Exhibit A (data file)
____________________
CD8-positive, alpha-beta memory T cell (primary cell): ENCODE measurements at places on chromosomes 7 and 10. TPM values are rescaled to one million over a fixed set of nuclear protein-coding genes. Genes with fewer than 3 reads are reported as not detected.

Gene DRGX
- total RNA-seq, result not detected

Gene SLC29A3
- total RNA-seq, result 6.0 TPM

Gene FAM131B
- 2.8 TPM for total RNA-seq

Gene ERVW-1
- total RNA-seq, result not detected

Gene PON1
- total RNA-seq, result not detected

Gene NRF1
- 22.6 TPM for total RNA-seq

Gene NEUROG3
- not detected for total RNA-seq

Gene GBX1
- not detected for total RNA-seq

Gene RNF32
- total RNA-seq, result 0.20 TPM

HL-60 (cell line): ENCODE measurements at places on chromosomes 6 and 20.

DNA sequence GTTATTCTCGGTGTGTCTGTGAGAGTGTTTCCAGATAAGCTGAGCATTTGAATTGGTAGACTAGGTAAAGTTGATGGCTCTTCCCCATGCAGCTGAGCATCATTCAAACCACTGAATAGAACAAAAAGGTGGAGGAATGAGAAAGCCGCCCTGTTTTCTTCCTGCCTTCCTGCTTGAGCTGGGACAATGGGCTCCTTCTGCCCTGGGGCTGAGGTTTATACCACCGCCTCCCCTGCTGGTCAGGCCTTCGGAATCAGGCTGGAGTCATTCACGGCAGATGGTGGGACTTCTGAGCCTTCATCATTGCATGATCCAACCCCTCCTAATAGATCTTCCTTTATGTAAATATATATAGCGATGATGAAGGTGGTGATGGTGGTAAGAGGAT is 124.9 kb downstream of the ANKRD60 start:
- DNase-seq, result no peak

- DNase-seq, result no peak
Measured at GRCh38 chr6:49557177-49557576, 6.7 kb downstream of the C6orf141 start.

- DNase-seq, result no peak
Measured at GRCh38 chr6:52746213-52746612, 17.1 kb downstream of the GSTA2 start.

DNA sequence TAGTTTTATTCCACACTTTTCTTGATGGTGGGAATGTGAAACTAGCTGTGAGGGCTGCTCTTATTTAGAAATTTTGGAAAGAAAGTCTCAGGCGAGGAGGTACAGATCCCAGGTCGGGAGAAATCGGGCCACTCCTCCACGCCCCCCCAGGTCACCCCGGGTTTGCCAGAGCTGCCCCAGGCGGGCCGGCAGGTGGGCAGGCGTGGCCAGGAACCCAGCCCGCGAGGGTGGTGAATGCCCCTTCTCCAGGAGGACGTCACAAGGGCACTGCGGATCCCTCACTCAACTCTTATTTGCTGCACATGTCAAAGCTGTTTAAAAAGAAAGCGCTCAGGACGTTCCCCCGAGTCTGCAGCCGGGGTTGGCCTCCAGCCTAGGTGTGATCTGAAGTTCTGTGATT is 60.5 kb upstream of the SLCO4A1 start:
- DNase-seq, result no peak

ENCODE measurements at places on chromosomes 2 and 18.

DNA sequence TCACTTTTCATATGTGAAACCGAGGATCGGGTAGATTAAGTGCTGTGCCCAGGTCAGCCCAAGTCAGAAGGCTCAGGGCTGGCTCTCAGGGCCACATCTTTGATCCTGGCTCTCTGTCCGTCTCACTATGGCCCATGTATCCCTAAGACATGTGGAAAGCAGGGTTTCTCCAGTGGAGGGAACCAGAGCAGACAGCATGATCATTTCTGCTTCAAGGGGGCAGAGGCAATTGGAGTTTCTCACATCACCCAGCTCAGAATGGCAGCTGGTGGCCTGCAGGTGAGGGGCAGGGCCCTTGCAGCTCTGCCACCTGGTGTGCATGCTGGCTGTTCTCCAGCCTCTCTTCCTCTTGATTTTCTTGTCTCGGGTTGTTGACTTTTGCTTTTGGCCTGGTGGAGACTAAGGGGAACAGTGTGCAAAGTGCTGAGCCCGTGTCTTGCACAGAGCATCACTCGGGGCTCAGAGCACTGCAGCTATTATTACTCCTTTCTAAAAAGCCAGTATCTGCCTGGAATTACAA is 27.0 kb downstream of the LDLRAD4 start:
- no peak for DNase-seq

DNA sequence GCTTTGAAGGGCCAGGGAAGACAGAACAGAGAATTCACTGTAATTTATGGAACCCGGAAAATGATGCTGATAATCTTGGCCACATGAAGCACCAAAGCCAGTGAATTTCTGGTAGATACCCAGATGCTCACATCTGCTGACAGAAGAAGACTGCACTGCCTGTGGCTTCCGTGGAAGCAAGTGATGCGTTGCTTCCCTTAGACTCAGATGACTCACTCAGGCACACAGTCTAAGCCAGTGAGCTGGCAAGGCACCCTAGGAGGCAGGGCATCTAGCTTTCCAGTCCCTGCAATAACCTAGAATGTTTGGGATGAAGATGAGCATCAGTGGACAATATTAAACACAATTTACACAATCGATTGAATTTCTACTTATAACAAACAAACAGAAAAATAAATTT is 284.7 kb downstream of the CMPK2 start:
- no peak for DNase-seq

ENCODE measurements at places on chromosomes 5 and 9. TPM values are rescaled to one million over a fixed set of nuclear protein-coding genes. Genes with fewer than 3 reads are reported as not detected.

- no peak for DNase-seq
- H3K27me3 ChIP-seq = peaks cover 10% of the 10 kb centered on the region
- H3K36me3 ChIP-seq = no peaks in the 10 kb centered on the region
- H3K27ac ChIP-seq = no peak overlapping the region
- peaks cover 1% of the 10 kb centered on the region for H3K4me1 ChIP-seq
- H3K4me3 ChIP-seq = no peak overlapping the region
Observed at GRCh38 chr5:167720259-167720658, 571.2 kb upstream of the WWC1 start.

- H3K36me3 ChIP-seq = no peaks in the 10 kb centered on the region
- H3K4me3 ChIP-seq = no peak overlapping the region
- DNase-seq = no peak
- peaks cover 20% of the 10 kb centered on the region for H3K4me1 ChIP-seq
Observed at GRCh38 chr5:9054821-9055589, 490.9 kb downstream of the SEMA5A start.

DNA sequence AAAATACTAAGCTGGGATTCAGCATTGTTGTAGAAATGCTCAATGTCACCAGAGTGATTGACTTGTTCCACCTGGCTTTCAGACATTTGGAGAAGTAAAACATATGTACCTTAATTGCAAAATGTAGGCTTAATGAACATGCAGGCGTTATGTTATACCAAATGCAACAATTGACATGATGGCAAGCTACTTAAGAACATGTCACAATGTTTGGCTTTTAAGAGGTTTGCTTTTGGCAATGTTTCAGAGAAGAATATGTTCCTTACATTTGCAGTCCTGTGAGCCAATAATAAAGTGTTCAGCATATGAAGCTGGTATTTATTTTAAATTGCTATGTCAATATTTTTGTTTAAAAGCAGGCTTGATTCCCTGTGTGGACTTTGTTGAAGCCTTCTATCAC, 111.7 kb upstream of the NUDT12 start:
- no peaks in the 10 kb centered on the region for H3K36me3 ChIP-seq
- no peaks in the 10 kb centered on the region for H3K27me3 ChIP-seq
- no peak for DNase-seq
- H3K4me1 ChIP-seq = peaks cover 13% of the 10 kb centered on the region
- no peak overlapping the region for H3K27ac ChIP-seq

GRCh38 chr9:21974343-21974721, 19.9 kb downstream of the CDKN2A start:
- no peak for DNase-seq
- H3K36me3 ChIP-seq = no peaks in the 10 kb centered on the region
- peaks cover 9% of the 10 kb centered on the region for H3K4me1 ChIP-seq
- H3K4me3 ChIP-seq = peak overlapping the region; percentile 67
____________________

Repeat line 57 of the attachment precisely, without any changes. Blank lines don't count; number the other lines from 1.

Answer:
- H3K4me3 ChIP-seq = peak overlapping the region; percentile 67